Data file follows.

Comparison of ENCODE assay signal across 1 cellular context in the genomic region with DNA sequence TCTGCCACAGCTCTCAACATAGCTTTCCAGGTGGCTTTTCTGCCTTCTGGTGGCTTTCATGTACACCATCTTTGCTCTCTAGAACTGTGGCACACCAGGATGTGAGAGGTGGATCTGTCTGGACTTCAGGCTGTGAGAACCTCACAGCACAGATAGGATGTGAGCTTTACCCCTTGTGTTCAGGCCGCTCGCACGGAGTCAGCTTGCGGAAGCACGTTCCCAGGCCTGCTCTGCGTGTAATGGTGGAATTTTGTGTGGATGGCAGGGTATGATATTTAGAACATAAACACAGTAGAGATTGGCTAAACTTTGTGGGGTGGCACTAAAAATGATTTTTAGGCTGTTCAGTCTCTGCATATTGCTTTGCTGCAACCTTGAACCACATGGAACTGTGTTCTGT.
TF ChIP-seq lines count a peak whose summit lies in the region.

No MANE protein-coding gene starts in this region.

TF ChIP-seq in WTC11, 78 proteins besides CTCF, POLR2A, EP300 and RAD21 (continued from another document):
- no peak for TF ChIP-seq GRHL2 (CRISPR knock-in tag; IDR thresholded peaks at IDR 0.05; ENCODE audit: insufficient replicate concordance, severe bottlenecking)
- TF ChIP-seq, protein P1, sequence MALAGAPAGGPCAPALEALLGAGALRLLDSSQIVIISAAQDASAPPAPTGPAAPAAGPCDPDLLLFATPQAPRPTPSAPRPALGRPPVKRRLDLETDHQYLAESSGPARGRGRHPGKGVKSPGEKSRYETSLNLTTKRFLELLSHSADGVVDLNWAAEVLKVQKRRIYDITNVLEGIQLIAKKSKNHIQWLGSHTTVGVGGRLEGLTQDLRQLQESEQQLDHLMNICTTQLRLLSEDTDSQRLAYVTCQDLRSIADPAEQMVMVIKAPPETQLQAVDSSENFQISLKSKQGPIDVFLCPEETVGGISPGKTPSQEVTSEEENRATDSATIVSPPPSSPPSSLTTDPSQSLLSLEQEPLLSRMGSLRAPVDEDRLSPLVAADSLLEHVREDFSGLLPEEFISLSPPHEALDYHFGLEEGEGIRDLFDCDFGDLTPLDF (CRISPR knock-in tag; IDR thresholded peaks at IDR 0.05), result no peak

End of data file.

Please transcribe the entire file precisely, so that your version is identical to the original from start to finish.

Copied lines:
Comparison of ENCODE assay signal across 1 cellular context in the genomic region with DNA sequence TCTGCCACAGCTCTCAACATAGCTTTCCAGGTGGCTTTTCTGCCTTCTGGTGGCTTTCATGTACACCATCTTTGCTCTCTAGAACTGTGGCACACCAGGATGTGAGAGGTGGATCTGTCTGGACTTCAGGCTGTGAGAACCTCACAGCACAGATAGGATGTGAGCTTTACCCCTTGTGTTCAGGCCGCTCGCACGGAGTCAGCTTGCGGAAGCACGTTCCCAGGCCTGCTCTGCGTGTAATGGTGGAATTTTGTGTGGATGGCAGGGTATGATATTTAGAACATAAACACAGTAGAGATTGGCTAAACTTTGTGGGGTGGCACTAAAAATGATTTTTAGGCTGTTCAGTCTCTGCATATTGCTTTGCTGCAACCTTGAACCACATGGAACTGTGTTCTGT.
TF ChIP-seq lines count a peak whose summit lies in the region.

No MANE protein-coding gene starts in this region.

TF ChIP-seq in WTC11, 78 proteins besides CTCF, POLR2A, EP300 and RAD21 (continued from another document):
- no peak for TF ChIP-seq GRHL2 (CRISPR knock-in tag; IDR thresholded peaks at IDR 0.05; ENCODE audit: insufficient replicate concordance, severe bottlenecking)
- TF ChIP-seq, protein P1, sequence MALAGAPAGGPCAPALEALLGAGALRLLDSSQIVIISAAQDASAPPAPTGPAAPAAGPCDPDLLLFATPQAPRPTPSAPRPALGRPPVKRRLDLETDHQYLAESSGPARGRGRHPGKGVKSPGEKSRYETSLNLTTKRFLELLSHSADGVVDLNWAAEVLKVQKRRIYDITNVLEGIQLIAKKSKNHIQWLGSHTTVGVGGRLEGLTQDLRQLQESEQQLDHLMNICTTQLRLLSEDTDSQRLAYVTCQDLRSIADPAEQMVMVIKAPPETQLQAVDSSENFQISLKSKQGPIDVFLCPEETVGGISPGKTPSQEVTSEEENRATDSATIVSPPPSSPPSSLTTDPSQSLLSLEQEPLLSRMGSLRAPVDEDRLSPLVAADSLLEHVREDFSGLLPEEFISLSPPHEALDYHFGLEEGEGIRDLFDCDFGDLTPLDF (CRISPR knock-in tag; IDR thresholded peaks at IDR 0.05), result no peak